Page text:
B.C. Lions look to stop Stanback, stymie Montreal Alouettes’ run game

B.C. already faced Montreal once this season, dropping a 21-16 decision back on Sept. 6

The B.C. Lions may be looking for their third win in a row, but coach DeVone Claybrooks says his team still has plenty room for improvement.

“We still haven’t played a perfect game by my standards,” he said on Friday. ”We’re just trying to get better and trying to win the next game.”

The Lions’ next test will be much tougher than their previous two outings — wins over the free-falling Ottawa Redblacks. On Saturday, the Lions (3-10) host the Montreal Alouettes (7-5), who have won four of their past five.

B.C. already faced Montreal once this season, dropping a 21-16 decision back on Sept. 6.

But this week, the Als will be without quarterback Vernon Adams Jr., who was suspended by the CFL after swinging a helmet at Winnipeg’s Adam Bighill in Montreal’s 38-37 comeback win last week.

Alouettes coach Khari Jones said missing his starting QB is “unfortunate” but the club accepts it and will move on with Matt Shiltz at the helm.

“We’ll be OK,” he told reporters in Montreal this week. ”These guys rally together really well. I have all the faith in the world in (Shiltz) and I’m excited to see him get out there and play. He’s been practising really well.”

The Lions haven’t been thinking too much about who’ll be tossing for their opponents, Claybrooks said.

“We can’t control who plays,” he said. “All I’m worried about is what we do. … If we focus on us, execute and do our thing, we’ll be fine.”

Shiltz has slotted into two games this season, completing 11-of-16 attempts for 107 passing yards, and said this week that he’s ready to go out and do whatever’s asked of him on a given play.

“Whether that’s hand the ball off 40 times a game or have 50 pass attempts, I just go out there, read the defence and get the ball to the open guy,” he said.

“When you think about it that way, it’s a pretty simple game so I’m going to go out there, do everything I can to move the ball down the field, protect the football and hopefully come out on top.”

Claybrooks called the 26-year-old Butler University alum ”a mobile kid (who) can make all the throws,” but said the Lions will be focusing on shutting down the Als’ run game.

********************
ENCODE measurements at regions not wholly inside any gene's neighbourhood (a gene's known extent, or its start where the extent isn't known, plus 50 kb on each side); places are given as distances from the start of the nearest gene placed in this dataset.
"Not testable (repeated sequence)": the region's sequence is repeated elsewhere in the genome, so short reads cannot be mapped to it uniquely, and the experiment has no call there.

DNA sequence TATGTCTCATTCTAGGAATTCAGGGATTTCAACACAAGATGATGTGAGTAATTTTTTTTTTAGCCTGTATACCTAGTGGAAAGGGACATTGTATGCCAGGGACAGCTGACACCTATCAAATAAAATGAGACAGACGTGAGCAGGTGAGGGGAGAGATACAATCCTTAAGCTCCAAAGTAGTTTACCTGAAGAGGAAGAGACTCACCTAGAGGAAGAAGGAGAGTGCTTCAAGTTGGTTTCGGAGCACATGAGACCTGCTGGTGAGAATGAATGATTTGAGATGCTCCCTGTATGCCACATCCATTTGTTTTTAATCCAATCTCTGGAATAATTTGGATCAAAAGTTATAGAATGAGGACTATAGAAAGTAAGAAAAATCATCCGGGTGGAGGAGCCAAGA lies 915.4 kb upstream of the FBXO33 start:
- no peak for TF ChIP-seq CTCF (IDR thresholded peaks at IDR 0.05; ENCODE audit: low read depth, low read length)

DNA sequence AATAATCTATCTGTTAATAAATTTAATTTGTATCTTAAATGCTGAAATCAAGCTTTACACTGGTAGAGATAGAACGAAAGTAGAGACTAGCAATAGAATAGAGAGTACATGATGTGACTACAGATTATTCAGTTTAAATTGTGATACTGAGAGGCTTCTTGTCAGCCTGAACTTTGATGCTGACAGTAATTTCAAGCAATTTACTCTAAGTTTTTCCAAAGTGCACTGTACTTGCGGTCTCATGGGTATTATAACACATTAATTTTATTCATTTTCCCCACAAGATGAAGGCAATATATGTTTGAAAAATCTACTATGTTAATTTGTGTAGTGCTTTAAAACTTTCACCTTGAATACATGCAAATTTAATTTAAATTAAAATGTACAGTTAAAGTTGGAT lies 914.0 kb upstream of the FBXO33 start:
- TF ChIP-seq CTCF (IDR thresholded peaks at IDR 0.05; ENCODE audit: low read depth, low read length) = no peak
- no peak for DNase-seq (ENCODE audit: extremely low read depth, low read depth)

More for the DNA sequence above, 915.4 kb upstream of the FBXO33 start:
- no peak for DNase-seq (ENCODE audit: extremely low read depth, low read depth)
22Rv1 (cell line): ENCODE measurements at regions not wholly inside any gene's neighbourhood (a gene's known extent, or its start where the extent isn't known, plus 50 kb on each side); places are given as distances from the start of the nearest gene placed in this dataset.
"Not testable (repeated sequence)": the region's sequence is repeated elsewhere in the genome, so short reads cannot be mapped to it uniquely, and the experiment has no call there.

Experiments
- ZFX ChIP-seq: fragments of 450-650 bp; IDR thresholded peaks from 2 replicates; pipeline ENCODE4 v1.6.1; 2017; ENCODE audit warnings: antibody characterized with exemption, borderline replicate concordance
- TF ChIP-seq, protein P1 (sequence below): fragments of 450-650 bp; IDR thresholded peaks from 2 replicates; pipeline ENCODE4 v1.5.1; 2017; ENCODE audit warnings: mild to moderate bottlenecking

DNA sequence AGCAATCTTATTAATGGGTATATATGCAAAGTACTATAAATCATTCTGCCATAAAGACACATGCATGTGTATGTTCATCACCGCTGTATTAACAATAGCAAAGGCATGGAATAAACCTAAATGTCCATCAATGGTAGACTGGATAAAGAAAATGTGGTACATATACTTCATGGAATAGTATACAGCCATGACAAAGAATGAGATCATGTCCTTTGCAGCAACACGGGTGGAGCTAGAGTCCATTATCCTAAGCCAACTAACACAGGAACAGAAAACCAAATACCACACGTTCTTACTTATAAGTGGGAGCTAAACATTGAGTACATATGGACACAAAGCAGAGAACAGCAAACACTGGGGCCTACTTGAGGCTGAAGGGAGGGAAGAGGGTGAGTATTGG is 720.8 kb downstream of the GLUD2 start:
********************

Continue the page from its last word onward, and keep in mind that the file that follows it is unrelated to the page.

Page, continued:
Running back William Stanback already has 748 rushing yards and five touchdowns for the Als in 10 games this season.

He could also get some help from former Lion Jeremiah Johnson, who’s expected to be back in the lineup after missing two games with a concussion.

B.C. will also have to work around what Lions quarterback Mike Reilly called “a very good defence.”

“They’re not really the team that’s going to have busted coverages and breakdowns and things like that that you’re going to be able to take a bunch of big shots over the top,” he said.

Instead, Reilly expects that his offence will have to make long, sustained drives.

That task has become a bit easier for the veteran quarterback in recent weeks, thanks in part to a stronger offensive line.

While the Lions allowed 42 sacks in the first 10 games of the season, Reilly has been hauled down just four times over the past three games.

He credited “fantastic” protection across the field with allowing him to make big plays.

“I think we’ve all done a better job on protection, but certainly it starts up front (with the offensive line),” he said. “Protecting really well, but also getting the run game going. That always makes it a lot easier on the back end.”

MONTREAL ALOUETTES (7-5) AT B.C. LIONS (3-10)

Saturday, B.C. Place

PLAYOFF IMPLICATIONS: The Lions’ faint hope of a post-season berth could be snuffed out this week if they lose to the Alouettes and the Edmonton Eskimos beat the Ottawa Redblacks.

SCORING BIG: Montreal has 24.8 points per game heading into Saturday’s contest, good for second in the league. The Winnipeg Blue Bombers lead the CFL with 25.8.

TOUGH CROWD: The Alouettes haven’t won at B.C. Place since Aug. 20, 2015. Still, Montreal has been decent on the road this season, going 3-3.

Gemma Karstens-Smith, The Canadian Press

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